Climbing Mount Everest #3 - Top Layer
Climb Postponed Unexpectedly
I've decided to postpone the Mount Everest climb for the time being. But that doesn't mean I need to stop thinking about the kit. Operational readiness they call it.
We have the hat and thermals. Let's move on to suggestions for outer, footwear and snacks. You can always go in my place. Be sure to plant a Tweed Pig logo on the summit and claim it on behalf of we happy few et cetera. From here on in let's assume you're going instead. I know you can do it.
I would be negligent in my duty not to include the Everest Parka by Nigel Cabourn (above), inspired as it is by Sir Edmund Percival Hillary's triumphant climb of Everest in 1953. (Wither the British/Commonwealth adventurer?)
Much thought has been given to this coat in terms of materials. It has a Ventile shell, goose down filler, sheepskin lining and Coyote fur collar. Put it all together and the Everest Parka can withstand temperatures down to a particularly parky -40°C. (I am sure the temperature dipped to that kind of low in the great hall of Tweed Towers this winter. Heavens, it was warmer outside.)
You will be the belle of the base camp in this insulating number.
Peckham Rye Scarf
Our dear friends at Peckham Rye stock terrific scarves for every occasion, including climbing Everest. The smoothness of the Mustard Dashing Deco Silk Scarf (above) around your ice-bearded neck will bring great comfort as you write letters by candlelight in your tent. Forget to pack the batteries, did we? Perhaps you should have a loved one spray a little of their signature scent on the scarf so as to pull at the heartstrings and give you almost intolerable homesickness as the wind whistles mockingly outside your tent — it helps to summon the muse.
The scarf is of silk twill and has Peckham Rye's trademark long, hand-knotted silk fringes. I confess to owning a couple of Peckham's scarves and they are great for tucking around jacket collars to add a dash of ebullience.
SEH Kelly Suit
Here we make a suit of S.E.H. Kelly trousers and jacket in silver-brown two-fleece birdseye twill — made from the fleece of old (grey) and younger (brown) Hebridean sheep.
As with all Kelly clothes, the provenance of the materials used is impeccable. We have the tweed from the Inner Hebrides, grey wool-melton lining from West Yorkshire and horn buttons from the Midlands — all magically put together in the Kelly workshop in London. What better way to represent the realm as you stride purposefully past all those day-glo climbers.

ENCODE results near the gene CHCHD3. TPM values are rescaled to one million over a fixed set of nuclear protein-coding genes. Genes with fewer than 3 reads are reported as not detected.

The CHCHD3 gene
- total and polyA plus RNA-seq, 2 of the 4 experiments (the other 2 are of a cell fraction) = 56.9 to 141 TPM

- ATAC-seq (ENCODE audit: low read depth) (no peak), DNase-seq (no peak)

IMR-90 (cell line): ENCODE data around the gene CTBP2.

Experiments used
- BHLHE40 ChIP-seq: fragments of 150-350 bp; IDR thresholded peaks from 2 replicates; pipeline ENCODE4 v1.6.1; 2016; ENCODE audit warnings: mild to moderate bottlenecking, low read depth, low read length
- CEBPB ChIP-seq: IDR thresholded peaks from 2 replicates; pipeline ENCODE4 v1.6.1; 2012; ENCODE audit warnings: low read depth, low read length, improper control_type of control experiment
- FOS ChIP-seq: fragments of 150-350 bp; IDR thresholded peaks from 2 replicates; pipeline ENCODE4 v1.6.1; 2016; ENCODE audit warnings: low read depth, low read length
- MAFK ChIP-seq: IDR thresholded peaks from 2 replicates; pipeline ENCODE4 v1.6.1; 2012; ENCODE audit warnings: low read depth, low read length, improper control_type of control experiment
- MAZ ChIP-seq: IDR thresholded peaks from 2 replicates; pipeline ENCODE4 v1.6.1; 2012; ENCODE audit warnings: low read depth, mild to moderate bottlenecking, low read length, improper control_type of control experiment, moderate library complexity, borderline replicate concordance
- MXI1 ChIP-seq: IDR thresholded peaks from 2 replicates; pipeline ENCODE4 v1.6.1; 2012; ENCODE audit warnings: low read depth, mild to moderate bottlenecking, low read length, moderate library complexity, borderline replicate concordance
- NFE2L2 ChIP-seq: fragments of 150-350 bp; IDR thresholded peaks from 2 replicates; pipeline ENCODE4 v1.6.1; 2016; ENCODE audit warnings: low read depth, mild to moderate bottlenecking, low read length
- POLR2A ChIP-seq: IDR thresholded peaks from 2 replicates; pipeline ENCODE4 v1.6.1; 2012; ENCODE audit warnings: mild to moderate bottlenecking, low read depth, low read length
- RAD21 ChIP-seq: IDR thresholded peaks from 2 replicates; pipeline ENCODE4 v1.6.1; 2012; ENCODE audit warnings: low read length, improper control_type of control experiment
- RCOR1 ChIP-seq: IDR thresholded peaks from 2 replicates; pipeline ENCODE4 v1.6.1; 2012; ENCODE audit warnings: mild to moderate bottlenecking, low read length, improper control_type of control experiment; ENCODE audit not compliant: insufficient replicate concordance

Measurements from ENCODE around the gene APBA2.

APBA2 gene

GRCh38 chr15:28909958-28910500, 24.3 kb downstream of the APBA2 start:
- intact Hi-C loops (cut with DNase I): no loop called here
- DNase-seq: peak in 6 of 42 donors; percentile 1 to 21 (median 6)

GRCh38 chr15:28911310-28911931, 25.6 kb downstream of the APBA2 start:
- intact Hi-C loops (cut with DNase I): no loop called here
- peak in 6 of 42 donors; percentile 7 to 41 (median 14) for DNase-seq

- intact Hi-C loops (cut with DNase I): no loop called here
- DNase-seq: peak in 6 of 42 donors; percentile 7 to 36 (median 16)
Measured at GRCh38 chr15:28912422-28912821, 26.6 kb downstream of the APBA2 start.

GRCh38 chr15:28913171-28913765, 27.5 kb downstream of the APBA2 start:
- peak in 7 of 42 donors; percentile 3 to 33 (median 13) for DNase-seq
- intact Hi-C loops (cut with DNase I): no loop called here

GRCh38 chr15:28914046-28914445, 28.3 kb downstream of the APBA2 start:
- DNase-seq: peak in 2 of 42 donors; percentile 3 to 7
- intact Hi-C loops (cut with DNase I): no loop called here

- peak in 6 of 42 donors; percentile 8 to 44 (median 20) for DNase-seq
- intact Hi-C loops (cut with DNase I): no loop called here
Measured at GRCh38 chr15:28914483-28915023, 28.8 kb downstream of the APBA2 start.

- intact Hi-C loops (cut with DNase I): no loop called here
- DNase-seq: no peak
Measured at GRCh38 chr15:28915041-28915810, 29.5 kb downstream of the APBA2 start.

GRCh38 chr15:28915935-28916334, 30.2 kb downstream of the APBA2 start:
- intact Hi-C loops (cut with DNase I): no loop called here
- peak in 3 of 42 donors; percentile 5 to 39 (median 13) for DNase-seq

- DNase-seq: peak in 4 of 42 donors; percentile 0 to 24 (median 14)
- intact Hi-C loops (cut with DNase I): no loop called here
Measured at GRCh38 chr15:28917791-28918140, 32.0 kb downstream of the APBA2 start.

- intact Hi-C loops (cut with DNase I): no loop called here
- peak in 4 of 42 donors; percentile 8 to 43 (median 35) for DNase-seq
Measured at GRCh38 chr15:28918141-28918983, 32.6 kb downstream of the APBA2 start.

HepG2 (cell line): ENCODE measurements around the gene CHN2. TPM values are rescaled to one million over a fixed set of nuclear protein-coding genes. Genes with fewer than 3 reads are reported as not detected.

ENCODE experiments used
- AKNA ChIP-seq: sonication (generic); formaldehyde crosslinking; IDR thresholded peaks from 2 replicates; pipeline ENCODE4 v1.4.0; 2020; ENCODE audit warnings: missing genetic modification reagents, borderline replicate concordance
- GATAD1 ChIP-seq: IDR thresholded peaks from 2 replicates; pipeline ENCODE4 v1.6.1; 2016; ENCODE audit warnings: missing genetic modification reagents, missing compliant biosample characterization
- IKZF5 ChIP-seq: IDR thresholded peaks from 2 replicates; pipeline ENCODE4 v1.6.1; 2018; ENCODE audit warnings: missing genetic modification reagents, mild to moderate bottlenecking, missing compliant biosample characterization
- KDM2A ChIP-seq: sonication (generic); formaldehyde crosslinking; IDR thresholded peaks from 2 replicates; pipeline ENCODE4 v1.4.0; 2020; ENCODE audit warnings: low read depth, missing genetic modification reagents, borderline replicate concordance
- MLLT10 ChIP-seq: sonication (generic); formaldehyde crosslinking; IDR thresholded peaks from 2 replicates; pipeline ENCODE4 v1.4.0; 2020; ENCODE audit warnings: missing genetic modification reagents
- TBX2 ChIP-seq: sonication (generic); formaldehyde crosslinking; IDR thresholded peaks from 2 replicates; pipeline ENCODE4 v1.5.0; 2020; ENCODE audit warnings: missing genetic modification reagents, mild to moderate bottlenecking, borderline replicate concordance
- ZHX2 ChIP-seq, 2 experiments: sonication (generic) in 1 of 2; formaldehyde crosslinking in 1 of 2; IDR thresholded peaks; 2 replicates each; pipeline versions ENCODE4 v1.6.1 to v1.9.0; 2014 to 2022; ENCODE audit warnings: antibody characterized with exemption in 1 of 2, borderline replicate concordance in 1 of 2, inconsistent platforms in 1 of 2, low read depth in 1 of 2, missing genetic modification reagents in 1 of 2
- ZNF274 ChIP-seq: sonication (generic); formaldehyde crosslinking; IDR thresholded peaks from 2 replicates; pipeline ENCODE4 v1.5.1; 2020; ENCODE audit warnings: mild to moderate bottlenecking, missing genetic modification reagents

The expedition dictates some heavy-duty boots. The bench-made Guard Boot by Tricker's for Margaret Howell are made of very solid brown grain leather with a long-lasting Dainite sole.
Roll up the Kelly trousers and have them sit nicely atop the boots.
You don't climb Everest every day, so — although they are not intended for everyday use — I think you deserve to wear a pair of Hand Cabled Cashmere Socks from our dear friends CORGI for this momentous occasion. Show your beige colours as a representative of the conservatively-dressed counter-culture. Knowing you, you won't even tell anyone about your achievement.
A treatment of Everest Dubbin from Saphir Médaille d'Or is recommended for the boots. Use a hot spoon to rub it on.
Food and Drink
You are going to be a little peckish on the climb and you will certainly want a snifter to take the nip off. The food and drink issue is easily solved:
Fill the pockets of your parka with Romney's Kendal Mint Cake to nibble on. Hillary certainly packed mint cake for his climb, and Shackleton was partial too.
Fill this leather-clad hip flask from R. M. Williams (available from A. Hume Country Clothing 1929) with an invigorating libation of your choice.
Best of British.